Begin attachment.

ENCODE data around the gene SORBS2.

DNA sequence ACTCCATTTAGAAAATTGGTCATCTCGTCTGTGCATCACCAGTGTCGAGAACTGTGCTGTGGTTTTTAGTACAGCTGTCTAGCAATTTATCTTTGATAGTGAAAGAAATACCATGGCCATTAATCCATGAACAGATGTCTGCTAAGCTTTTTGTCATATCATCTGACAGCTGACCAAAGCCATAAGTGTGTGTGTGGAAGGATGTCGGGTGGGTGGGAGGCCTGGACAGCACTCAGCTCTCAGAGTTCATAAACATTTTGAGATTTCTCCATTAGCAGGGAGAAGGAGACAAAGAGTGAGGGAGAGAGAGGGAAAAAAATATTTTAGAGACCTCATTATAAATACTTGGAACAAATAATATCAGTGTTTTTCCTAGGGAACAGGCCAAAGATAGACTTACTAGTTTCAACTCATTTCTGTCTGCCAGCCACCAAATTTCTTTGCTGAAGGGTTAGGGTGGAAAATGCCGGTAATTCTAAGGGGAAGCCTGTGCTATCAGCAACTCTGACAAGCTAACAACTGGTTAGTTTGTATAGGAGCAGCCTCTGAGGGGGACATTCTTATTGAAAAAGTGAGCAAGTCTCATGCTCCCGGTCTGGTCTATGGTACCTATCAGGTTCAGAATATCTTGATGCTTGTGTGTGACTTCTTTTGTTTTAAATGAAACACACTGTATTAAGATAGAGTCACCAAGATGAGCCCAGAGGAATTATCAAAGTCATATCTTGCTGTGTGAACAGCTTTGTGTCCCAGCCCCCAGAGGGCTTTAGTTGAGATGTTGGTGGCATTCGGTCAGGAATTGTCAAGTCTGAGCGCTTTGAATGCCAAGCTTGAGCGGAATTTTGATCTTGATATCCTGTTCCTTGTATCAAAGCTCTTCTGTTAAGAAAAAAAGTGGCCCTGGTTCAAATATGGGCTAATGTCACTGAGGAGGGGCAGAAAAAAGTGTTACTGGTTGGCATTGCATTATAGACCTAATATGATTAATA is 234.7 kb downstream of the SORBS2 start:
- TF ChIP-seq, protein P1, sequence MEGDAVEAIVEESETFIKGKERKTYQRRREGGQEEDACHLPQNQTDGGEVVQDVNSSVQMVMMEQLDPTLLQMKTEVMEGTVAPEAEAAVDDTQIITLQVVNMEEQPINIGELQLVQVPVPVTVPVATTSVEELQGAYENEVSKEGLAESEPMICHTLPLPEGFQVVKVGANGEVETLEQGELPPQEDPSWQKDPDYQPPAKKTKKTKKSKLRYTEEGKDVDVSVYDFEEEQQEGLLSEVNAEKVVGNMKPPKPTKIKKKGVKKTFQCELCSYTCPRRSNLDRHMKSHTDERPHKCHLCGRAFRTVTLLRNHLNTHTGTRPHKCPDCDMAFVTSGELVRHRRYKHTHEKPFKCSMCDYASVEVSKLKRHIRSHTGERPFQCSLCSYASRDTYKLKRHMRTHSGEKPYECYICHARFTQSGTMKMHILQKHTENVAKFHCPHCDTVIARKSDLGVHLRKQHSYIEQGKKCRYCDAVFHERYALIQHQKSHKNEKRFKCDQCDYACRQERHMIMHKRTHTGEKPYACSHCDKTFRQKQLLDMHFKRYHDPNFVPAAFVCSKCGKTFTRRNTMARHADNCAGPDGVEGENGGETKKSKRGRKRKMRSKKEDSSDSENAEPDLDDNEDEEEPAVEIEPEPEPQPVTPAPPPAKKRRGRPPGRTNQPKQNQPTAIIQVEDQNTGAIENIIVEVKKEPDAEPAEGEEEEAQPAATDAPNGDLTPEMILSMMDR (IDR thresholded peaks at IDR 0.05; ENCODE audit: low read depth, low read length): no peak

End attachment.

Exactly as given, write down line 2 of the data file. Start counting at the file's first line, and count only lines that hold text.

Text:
DNA sequence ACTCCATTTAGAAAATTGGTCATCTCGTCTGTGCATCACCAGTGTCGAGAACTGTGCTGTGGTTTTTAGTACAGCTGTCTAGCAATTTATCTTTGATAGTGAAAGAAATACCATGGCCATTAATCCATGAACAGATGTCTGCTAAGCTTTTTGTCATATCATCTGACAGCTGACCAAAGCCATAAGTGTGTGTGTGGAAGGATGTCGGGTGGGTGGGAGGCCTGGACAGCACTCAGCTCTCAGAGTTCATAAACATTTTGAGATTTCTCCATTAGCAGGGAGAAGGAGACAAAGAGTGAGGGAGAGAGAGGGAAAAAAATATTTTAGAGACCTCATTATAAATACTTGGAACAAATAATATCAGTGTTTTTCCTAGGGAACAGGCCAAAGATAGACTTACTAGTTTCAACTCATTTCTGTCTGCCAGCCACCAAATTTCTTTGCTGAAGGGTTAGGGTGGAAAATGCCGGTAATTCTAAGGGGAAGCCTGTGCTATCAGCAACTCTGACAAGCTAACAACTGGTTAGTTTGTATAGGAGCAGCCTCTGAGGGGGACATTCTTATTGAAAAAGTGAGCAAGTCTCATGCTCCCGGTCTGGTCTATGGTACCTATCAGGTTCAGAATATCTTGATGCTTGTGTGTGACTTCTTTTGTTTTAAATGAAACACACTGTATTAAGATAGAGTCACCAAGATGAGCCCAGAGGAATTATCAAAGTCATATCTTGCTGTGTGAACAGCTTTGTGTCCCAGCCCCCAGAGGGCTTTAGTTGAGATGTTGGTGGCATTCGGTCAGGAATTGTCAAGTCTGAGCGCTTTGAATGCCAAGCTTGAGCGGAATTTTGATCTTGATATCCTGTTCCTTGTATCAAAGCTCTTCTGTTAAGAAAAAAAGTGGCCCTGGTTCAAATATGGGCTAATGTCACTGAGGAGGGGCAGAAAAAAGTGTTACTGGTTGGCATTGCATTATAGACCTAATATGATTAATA is 234.7 kb downstream of the SORBS2 start: